George P. “Mad Bomber” Metesky was a law-abiding citizen until an on-the-job injury forced him to retire from Con Edison in 1934. Denied workman’s compensation, he took out his anger on the entire city. Between 1940 and 1956 the Mad Bomber, planted thirty three bombs in public places such as Grand Central Station. No one was killed in the resulting twenty three explosions, but fifteen people suffered injury. NYPD detectives eventually discovered his Con Edison connection and combed through thousands of personnel files until they found him. Metesky was arrested in 1957, convicted and sentenced to 17 years in an asylum for the criminally insane. In 1973, the United States Supreme Court ruled that a mentally ill defendant cannot be committed to a hospital operated by the New York State Department of Correctional Services unless a jury finds him dangerous. Since Metesky had been committed to Matteawan without a jury trial, he was transferred to the Creedmoor Psychiatric Center, a state hospital outside the correctional system. Doctors determined that he was harmless, and because he had already served two-thirds of the 25-year maximum sentence he would have received at trial, Metesky was released on the 13th of December 1973. The single condition was that he make regular visits to a Connecticut Department of Mental Hygiene clinic near his home. Interviewed by a reporter upon his release, he said that he had forsworn violence, but reaffirmed his anger and resentment toward Consolidated Edison. He also stated that before he began planting his bombs.

"I wrote 900 letters to the Mayor, to the Police Commissioner, to the newspapers, and I never even got a penny postcard back. Then I went to the newspapers to try to buy advertising space, but all of them turned me down. I was compelled to bring my story to the public."

Metesky returned to his home in Waterbury, where he died 20 years later at the age of 90. 

 

 

 

 

Willie Sutton grew up in Brooklyn and had a lengthy police record by the time he was in his early teens. From the 1920’s to the 1950’s Sutton was the nation’s most infamous bank robber, stealing over $2 million over the course of his “career”. He also displayed a talent for escaping from jail three times. He is best remembered for his answer to why he robbed banks. “Because that’s where the money is.” His last heist took place in Queens in 1950 and landed him in prison for seventeen years. Once a free man, he spoke about prison reform and consulted with banks on anti-robbery techniques. In an ironic display, he made a television commercial for New Britain Bank and Trust Co. in Connecticut for their credit card with picture ID on it. His lines were, "They call it the 'face card.' Now when I say I'm Willie Sutton, people believe me." Sutton died in 1980 at the age of 79; before this he had spent his last years with his sister in Spring Hill, Florida. He frequented the Spring Hill Restaurant where he kept to himself. After Sutton's death, his family arranged a quiet burial in Brooklyn in the family plot.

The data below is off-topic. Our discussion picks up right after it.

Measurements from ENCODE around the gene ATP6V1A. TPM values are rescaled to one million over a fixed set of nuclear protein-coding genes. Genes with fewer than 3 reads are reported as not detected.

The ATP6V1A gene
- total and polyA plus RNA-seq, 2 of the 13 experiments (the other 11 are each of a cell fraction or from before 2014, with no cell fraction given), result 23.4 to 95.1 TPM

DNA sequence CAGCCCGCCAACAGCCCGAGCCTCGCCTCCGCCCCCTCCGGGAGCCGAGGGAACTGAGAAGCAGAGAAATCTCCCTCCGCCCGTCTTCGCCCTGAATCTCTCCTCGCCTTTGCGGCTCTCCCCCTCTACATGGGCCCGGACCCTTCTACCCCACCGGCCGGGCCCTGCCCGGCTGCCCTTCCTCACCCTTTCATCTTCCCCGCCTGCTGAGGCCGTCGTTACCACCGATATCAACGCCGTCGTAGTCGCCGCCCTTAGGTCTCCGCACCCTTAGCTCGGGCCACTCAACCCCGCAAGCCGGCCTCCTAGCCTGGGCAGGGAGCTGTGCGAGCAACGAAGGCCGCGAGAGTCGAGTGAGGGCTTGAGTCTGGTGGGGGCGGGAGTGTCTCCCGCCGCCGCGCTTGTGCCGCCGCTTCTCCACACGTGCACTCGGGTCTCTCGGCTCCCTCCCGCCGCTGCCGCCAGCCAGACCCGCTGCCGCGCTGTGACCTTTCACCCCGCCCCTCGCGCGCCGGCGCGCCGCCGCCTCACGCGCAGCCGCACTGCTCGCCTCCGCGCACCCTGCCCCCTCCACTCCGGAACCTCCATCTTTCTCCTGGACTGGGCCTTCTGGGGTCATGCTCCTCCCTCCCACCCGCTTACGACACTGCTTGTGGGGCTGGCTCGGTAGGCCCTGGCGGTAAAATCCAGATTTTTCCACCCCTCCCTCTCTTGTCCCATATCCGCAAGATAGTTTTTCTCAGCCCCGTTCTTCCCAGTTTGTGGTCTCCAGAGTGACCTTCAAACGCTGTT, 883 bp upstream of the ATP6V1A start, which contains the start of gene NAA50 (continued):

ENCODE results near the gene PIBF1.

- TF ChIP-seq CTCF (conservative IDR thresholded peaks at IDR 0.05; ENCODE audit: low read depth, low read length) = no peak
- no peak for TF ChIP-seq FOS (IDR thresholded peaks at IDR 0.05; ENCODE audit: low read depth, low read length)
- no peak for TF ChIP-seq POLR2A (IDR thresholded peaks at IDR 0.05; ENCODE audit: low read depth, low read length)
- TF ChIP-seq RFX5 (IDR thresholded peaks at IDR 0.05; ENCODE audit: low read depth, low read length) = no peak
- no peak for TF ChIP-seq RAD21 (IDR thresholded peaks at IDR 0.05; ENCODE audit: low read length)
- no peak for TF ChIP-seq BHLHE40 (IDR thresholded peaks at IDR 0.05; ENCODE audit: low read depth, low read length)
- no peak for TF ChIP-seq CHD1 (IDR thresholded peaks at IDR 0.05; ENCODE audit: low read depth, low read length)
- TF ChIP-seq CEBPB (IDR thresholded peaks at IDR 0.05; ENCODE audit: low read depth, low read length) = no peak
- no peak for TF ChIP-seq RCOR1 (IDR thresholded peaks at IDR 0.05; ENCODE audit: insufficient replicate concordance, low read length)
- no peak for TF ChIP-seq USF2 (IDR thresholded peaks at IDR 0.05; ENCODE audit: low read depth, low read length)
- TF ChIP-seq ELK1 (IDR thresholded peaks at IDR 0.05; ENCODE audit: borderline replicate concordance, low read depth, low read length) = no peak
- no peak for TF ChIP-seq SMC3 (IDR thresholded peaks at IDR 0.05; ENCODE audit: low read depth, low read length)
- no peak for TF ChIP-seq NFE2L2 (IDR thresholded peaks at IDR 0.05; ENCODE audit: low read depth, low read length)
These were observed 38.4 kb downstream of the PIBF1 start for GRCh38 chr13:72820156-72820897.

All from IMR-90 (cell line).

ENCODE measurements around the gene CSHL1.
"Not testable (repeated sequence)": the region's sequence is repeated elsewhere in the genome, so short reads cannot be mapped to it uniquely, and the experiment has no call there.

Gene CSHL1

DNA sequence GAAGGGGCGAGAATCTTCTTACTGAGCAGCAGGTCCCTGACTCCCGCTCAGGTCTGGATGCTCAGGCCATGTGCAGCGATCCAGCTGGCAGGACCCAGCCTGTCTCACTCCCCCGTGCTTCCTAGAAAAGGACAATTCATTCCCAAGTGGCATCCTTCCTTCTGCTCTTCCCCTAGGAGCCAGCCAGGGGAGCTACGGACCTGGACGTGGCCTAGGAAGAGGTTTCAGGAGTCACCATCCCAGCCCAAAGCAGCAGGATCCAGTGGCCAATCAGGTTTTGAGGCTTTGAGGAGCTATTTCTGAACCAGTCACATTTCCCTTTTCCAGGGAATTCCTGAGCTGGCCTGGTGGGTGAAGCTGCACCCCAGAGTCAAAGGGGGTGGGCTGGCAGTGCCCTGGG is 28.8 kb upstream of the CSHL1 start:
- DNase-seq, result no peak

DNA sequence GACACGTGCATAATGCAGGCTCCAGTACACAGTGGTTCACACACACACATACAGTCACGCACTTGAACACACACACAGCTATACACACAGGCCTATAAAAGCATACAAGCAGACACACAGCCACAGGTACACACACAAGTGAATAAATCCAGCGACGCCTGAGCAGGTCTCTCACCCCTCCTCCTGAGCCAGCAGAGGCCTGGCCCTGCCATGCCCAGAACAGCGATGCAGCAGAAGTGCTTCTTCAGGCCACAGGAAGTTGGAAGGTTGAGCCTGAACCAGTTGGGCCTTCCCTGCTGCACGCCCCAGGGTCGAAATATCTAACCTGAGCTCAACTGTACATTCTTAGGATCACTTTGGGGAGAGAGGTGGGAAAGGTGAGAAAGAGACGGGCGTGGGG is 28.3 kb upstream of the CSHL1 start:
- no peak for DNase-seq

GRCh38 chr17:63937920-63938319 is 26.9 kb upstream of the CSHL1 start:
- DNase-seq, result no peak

Sutton's Law states that when diagnosing, one should first consider the obvious. It suggests that one should first conduct those tests which could confirm (or rule out) the most likely diagnosis. It is taught in medical schools to suggest to medical students that they might best order tests in that sequence which is most likely to result in an accurate diagnosis, hence treatment, while minimizing unnecessary costs. It is applicable to any process of diagnosis, e.g. debugging computer programs. Computer-aided diagnosis provides a statistical and quantitative approach.

 

 

 

One of the 1960’s most sensational crimes was the brutal murder of Kitty Genovese. She was attacked and stabbed to death by Winston Moseley in Kew Gardens, Queens. The most shocking aspect of the murder was the revelation that the police interviewed thirty eight people who heard Genovese scream for help, but failed to call the police or go to her aid. For months afterwards, New Yorkers wrestled with the question of whether modern city life had made them apathetic individualists. Numerous examinations of public apathy were published in the following years. Moseley also testified at his own trial where he further described the attack (along with two other murders and numerous attacks), leaving no question that he was the killer. He was convicted of murder. On Monday the 15th of June 1964, when the death sentence was announced by the jury foreman "The courtroom erupted into loud spontaneous applause and cheers." When calm had returned, the judge added, "I don't believe in capital punishment, but when I see this monster, I wouldn't hesitate to pull the switch myself!"  On the 1st of June 1967, the New York Court of Appeals found that Moseley should have been able to argue that he was "medically insane" at the sentencing hearing when the trial court found that he had been legally sane, and the initial death sentence was reduced to an indeterminate sentence/lifetime imprisonment. In 1968, during a trip to a Buffalo, New York hospital for surgery, Moseley overpowered a guard and beat him up to the point that his eyes were bloody. He then took a bat and swung it at the closest person to him and took five hostages, raping one of them in front of her husband - actions he later blamed his parents for - before he was recaptured after a two-day manhunt. He also participated in the 1971 Attica Prison riots. In the late 1970's Moseley obtained a B.A. in Sociology in prison. Moseley's first parole hearing in 1984 included his defense that "For a victim outside, it's a one-time or one-hour or one-minute affair, but for the person who's caught, it's forever." Moseley remains in prison after being denied parole a thirteenth time on the 11th of March 2008. Moseley's next parole hearing is scheduled for November 2011.

 

 

 

 

 

ALL IN ALL DEADLY BUT FASCINATING